It includes the stories told on the eve of his memorial:
... Women so adored him, it became an honor just to wash his feet. Men longed for his approval. They trusted him to arrange their marriages and select their careers...
It mentions that in 2004 there were about 300 yoga centers and 4,000 instructors, more than a dozen corporations and $1 billion in government contracts for security. How he achieved remarkable recognition from governors, legislators, heads of state, and other religious leaders.
And it mentions also that:
Bhajan’s legacy wasn’t immune to controversy. While many see him as a tireless missionary whose only goal was to serve humanity, others considered him a brilliant cult leader and masterful con man who lived the life of a rock star by exploiting his followers.
Bhajan’s devotees worked hard for their guru’s approval. He demanded they rise before dawn for cold showers and hours of chanting, and routinely fast. He could be a screamer, they said, who ignored some and lavished others with gifts and praise.
About his political connections it says:
Over the years, Bhajan became a generous political donor to both parties and established strong ties to the New Mexico governorship. Richardson considered him a trusted advisor and loyal ally.
“Besides his wonderful spiritual side,” Richardson says, “there was a very pragmatic political operator who was always protective of his Sikh community.”
To Bhajan’s followers he was a tireless giver, prescient sage and bon vivant who loved a good joke, fine jewels, song and dance. They quote him constantly and consider his teachings sacred. But critics note there were serious charges leveled at Bhajan in the 1980s, accusations his followers dismiss as fabrications, but that raise doubt concerning the yogi’s intentions.
“People basically deferred their critical thinking to Yogi Bhajan and leaders of the group,” says cult expert Rick Ross, who has counseled former Bhajan devotees and has posted lawsuits filed against the yogi on his website. “The litany of complaints that have surrounded the group regarding abuse go back to the ‘70s: sexual, financial exploitation and allegations of child abuse. This is a group that has a deeply troubled history.”
Guru Jot Singh Khalsa, who managed Bhajan’s Virginia ashram, and Guru Jot’s son-in-law Albert Ellis, were convicted for importing tons of marijuana into the U.S. from Thailand during the 1980s. Guru Jot entered an Alford plea, which meant he admitted no guilt, but acknowledged the prosecution could likely prove its case.
Mark Baker, once the director of training for Bhajan’s Akal Security -- which guards airports, federal courts and military installations -- sued the yogi for intentionally misleading government officials to keep Baker from becoming a New Mexico state trooper when he suspected the drug trafficking. His case was settled out of court.
And Bhajan’s longtime personal assistant Pamela Dyson and another devotee, Katherine Felt, sued him in federal court, claiming Bhajan forced them to be his concubines and that they were beaten, starved, brainwashed and tricked out of thousands of dollars. Their cases were ultimately dropped. “We never paid a penny to them,” Kirtan Singh says.
Today we know that Kundalini Yoga as taught by Yogi Bhajanquite different is from Kundalini Yoga as described in the Tantra's.
Sir John Woodruff was the first Westerner who did an in-depth study of the ancient Kundalini Yoga. His book 'The Serpent Power' was first released in 1919. It still is a prime document for people who want to study Kundalini Yoga as described in the ancient scriptures.
Over the years Yogi Bhajan has changed the story about the origin of his teachings. He claimed that he was a master of Kundalini Yoga at the age of 16. Today we know that this is not true. Over time he changed the names of his teachers and there are serious doubts about the different titles that he bestowed on himself.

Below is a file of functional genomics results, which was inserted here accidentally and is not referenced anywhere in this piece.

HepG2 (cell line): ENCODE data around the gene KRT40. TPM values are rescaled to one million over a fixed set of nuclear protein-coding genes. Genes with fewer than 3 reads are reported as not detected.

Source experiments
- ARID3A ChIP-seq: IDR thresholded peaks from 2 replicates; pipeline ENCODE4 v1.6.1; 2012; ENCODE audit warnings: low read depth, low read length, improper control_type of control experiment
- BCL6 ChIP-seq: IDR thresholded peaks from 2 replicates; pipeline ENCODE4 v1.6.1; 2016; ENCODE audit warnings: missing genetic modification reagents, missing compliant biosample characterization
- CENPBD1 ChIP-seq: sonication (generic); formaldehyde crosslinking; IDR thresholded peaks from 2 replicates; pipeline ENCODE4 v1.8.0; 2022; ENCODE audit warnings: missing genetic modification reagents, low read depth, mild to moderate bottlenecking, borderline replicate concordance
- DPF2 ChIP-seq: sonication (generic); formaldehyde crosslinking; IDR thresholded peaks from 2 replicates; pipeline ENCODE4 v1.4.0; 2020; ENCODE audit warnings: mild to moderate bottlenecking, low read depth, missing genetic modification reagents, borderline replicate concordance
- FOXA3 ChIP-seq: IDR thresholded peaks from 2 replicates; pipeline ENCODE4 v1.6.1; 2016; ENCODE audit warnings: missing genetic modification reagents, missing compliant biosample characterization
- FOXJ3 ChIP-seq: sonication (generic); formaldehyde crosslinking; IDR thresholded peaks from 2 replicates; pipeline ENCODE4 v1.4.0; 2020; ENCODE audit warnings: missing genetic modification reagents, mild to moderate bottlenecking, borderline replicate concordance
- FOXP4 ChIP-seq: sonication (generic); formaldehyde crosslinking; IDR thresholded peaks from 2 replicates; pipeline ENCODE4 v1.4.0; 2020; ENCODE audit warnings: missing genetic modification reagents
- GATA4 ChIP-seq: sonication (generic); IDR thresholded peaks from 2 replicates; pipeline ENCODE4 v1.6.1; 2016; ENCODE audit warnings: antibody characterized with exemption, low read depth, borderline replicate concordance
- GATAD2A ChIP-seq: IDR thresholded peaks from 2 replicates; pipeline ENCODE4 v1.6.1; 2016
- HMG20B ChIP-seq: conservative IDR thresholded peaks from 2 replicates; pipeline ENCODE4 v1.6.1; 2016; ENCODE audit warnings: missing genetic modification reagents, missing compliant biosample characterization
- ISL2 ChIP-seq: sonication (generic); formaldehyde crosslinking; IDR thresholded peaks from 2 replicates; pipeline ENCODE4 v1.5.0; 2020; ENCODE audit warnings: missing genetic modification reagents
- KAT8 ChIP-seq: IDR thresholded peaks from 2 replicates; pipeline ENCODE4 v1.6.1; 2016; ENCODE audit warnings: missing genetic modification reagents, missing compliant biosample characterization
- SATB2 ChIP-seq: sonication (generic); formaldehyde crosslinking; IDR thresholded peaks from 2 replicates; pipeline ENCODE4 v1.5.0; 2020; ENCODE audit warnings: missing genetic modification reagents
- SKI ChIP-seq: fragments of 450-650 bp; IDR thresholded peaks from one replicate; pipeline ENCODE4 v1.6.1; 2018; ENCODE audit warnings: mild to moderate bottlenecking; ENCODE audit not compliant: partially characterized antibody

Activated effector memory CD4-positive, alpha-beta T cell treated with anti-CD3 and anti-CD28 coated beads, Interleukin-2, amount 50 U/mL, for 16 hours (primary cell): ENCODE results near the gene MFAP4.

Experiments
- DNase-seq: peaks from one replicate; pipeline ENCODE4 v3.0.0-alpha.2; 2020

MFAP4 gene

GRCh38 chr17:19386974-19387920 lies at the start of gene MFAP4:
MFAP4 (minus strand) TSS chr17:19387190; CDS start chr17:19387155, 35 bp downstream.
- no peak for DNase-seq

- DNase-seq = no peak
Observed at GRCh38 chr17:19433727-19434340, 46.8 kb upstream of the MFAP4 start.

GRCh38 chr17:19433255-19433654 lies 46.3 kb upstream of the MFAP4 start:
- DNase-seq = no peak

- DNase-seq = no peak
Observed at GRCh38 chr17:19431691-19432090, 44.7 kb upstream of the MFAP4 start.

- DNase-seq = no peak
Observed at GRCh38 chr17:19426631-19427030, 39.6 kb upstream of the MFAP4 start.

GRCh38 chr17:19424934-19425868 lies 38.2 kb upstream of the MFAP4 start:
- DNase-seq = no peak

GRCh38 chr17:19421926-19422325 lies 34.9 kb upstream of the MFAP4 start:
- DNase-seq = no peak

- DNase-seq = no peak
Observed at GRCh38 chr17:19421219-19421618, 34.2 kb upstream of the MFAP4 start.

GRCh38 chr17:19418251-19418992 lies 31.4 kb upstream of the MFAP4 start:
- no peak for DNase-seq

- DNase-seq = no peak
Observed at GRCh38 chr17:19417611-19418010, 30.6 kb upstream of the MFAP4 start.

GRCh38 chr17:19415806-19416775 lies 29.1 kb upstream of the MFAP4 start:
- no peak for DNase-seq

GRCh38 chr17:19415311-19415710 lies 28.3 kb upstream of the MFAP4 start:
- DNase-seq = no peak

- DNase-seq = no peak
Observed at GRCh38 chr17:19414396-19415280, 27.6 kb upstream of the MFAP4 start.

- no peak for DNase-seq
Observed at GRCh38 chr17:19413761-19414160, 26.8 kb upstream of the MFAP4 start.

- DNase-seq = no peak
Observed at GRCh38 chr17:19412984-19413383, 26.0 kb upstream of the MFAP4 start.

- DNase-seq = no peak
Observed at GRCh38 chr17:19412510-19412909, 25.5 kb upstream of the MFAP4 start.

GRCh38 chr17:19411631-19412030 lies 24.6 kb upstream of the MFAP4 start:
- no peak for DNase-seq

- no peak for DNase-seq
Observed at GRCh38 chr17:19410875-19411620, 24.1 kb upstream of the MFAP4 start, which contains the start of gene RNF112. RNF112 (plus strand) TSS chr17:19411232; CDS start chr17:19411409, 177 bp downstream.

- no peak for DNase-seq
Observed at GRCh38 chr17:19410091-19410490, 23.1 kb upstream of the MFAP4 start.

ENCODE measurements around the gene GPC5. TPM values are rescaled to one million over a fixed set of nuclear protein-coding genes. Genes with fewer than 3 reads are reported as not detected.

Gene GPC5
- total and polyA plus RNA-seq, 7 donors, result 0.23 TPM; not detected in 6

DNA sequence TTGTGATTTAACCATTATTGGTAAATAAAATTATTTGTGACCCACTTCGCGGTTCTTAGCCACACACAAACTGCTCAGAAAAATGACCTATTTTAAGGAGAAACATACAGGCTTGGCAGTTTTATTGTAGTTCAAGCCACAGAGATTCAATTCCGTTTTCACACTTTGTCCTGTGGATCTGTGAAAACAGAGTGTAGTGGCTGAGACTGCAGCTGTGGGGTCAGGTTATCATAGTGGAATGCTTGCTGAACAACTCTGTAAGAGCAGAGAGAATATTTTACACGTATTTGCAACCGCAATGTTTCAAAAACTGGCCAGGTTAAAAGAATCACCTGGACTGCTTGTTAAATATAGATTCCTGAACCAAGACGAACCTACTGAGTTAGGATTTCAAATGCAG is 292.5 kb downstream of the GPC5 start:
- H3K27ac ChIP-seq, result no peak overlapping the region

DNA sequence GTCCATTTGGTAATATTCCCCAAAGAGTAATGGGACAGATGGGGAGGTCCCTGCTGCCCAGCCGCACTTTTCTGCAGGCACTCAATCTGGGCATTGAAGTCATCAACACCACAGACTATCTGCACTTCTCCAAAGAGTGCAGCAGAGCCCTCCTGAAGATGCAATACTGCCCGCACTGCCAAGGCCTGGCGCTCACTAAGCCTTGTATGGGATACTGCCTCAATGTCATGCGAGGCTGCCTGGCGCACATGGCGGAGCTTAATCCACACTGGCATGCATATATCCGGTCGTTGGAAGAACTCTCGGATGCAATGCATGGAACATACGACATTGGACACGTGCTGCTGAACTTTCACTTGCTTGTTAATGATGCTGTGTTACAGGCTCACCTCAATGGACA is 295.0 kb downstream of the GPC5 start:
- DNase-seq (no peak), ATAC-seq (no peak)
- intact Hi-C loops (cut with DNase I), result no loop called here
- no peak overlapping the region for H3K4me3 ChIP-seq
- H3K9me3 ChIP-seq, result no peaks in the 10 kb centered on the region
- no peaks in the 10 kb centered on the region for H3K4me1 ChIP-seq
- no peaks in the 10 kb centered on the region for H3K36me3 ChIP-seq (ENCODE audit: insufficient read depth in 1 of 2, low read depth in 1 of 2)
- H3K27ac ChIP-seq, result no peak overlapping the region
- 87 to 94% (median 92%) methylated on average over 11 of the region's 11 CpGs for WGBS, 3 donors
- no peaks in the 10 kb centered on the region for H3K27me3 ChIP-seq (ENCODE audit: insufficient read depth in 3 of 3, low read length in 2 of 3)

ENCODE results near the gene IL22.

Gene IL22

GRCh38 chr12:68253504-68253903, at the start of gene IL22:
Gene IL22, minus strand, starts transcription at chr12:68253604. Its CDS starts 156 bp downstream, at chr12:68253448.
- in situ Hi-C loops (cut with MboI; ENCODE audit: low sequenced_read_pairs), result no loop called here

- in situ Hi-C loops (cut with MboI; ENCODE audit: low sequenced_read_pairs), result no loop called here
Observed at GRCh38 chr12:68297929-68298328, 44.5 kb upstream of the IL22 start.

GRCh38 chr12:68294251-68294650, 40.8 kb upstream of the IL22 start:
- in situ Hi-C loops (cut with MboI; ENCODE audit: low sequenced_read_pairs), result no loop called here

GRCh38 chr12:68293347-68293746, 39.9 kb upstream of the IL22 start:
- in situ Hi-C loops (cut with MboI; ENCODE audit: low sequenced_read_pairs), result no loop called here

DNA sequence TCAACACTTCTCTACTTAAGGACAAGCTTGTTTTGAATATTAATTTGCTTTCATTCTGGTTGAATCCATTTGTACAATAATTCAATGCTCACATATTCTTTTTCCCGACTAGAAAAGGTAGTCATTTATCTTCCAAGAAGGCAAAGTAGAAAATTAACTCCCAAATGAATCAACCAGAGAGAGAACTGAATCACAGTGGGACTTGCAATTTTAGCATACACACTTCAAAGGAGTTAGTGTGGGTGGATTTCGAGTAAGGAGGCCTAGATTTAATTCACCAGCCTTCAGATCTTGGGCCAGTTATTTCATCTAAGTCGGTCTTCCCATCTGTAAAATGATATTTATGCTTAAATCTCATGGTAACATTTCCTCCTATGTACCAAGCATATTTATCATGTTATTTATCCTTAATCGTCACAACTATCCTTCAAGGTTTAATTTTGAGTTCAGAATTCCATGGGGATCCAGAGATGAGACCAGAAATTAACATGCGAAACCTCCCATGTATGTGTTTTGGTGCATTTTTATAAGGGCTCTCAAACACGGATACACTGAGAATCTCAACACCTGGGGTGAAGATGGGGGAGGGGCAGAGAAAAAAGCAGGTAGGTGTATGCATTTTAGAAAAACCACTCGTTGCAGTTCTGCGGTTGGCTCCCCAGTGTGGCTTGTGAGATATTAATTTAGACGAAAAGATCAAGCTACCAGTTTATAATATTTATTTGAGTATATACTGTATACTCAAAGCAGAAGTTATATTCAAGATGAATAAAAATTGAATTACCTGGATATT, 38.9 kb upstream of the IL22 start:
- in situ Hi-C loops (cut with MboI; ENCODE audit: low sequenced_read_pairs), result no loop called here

In 2013 already historian Philip Deslippe published 'From Maharaj to Mahan Tantric'. He researched the different sources that Yogi Bhajan used to create 'his' form of yoga. It seems he used elements from different forms of yoga and sound current techniques.
In his Uncomfortable Conversation with GuruNischan, Dr Ron Alexander talks about how Yogi Bhajan himself admitted that he made it all up.
Both websites continue to call this yoga the 'Yoga of Awareness' while for so many years the tons of abuses that happened in its context were not 'seen' by the people who were very close to the perpetrators involved.
Recently 3HO and KRI leave the quotation 'as taught by Yogi Bhajan' behind. They just mention Kundalini Yoga. This only adds to the confusion.
Why not call this yoga Bhajan Yoga? Because that is what it is, right?
Guru Dev Singh (°1947) was a student of Yogi Bhajan. Little is known about his background, except for the fact he is also a shaman of Mexican tradition.
He was called master of Sat Nam Rasayan, a healing technique that uses the techniques of Kundalini Yoga as taught by Yogi Bhajan.
GuruDev Singh was the leader of the Sat Nam Rasayan organisation that was independent of the Kundalini Yoga organisations. Therefore, they also do not adhere to the Code of Ethics and Professional Standards that exist in the Kundalini Yoga environment and are managed by EPS.
Guru Dev Singh died on April 5, 2021 shortly after Marina Rondelli and Olivia Taglioli brought their stories of sexual abuse by him were brought into the open.
Also, in 2013 they were informed about sexual abuse happening during a Sat Nam Rasayan training in Belgium by one of their teachers. That story is also included on this site. Link.
As far as we know, the Sat Nam Rasayan organisation has not yet officially reacted or taken any stance related to the stories of abuse.
For many Level I students in Teacher Training Programs, the link between Kundalini yoga as taught by Yogi Bhajan and the Sikh religion is difficult to grasp.
The mesmerizing effect of the Sikh mantras helps most students to quickly overcome their scepticism.
The special flavour of Sikhism that Yogi Bhajan introduced in the West and the weird titles like 'Siri Singh Sahib' and 'Mahan Tantric' with which he adorned himself puzzled many Indian Sikhs.
One of them is Trilochan Singh who wrote the book 'Sikhism and Tantric Yoga. A Critical Evaluation of Yogi Bhajan's Tantric Yoga in the Light of Sikh Mystical Experiences and Doctrines.' Link to a free downloadable version.
This book from 1977 should be a mandatory read for all Kundalini Yoga teachers in training.
The author is a renowned Sikh writer. He met YB a number of times and was very unhappy with the way Yogi Bhajan intertwined yoga and Sikhism. In his book he gives details about the historical visit of YB with 84 American students to India in 1970. After that trip, 80 students dropped out, he says.